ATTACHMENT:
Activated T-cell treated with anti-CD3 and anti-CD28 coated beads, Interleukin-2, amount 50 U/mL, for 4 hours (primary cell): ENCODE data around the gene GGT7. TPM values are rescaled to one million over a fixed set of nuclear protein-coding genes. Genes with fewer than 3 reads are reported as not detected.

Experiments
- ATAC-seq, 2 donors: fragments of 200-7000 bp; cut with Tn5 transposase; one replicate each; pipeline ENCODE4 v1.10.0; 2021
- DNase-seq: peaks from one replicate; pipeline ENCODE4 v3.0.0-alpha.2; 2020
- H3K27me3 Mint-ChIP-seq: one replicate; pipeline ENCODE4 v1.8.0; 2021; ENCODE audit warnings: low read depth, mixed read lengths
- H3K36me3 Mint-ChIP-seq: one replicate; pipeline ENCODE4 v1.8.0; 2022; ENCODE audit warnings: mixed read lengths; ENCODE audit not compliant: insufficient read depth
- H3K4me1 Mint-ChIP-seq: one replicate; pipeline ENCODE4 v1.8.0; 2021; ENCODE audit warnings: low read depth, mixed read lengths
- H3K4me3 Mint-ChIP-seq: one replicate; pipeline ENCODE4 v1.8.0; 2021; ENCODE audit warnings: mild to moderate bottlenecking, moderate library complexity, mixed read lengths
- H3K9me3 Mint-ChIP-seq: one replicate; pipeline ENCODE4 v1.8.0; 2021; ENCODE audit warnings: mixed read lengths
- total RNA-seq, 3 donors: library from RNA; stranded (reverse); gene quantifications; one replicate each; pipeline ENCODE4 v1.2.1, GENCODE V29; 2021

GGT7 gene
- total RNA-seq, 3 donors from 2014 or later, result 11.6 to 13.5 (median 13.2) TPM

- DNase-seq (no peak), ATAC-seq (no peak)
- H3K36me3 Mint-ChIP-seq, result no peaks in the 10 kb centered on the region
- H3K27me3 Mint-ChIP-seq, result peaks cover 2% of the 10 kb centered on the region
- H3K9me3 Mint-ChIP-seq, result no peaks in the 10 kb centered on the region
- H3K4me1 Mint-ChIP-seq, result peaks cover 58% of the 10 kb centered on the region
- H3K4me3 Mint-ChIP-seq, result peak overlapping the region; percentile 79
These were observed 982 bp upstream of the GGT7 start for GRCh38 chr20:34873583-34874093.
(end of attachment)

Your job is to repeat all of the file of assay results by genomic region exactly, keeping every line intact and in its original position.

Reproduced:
Activated T-cell treated with anti-CD3 and anti-CD28 coated beads, Interleukin-2, amount 50 U/mL, for 4 hours (primary cell): ENCODE data around the gene GGT7. TPM values are rescaled to one million over a fixed set of nuclear protein-coding genes. Genes with fewer than 3 reads are reported as not detected.

Experiments
- ATAC-seq, 2 donors: fragments of 200-7000 bp; cut with Tn5 transposase; one replicate each; pipeline ENCODE4 v1.10.0; 2021
- DNase-seq: peaks from one replicate; pipeline ENCODE4 v3.0.0-alpha.2; 2020
- H3K27me3 Mint-ChIP-seq: one replicate; pipeline ENCODE4 v1.8.0; 2021; ENCODE audit warnings: low read depth, mixed read lengths
- H3K36me3 Mint-ChIP-seq: one replicate; pipeline ENCODE4 v1.8.0; 2022; ENCODE audit warnings: mixed read lengths; ENCODE audit not compliant: insufficient read depth
- H3K4me1 Mint-ChIP-seq: one replicate; pipeline ENCODE4 v1.8.0; 2021; ENCODE audit warnings: low read depth, mixed read lengths
- H3K4me3 Mint-ChIP-seq: one replicate; pipeline ENCODE4 v1.8.0; 2021; ENCODE audit warnings: mild to moderate bottlenecking, moderate library complexity, mixed read lengths
- H3K9me3 Mint-ChIP-seq: one replicate; pipeline ENCODE4 v1.8.0; 2021; ENCODE audit warnings: mixed read lengths
- total RNA-seq, 3 donors: library from RNA; stranded (reverse); gene quantifications; one replicate each; pipeline ENCODE4 v1.2.1, GENCODE V29; 2021

GGT7 gene
- total RNA-seq, 3 donors from 2014 or later, result 11.6 to 13.5 (median 13.2) TPM

- DNase-seq (no peak), ATAC-seq (no peak)
- H3K36me3 Mint-ChIP-seq, result no peaks in the 10 kb centered on the region
- H3K27me3 Mint-ChIP-seq, result peaks cover 2% of the 10 kb centered on the region
- H3K9me3 Mint-ChIP-seq, result no peaks in the 10 kb centered on the region
- H3K4me1 Mint-ChIP-seq, result peaks cover 58% of the 10 kb centered on the region
- H3K4me3 Mint-ChIP-seq, result peak overlapping the region; percentile 79
These were observed 982 bp upstream of the GGT7 start for GRCh38 chr20:34873583-34874093.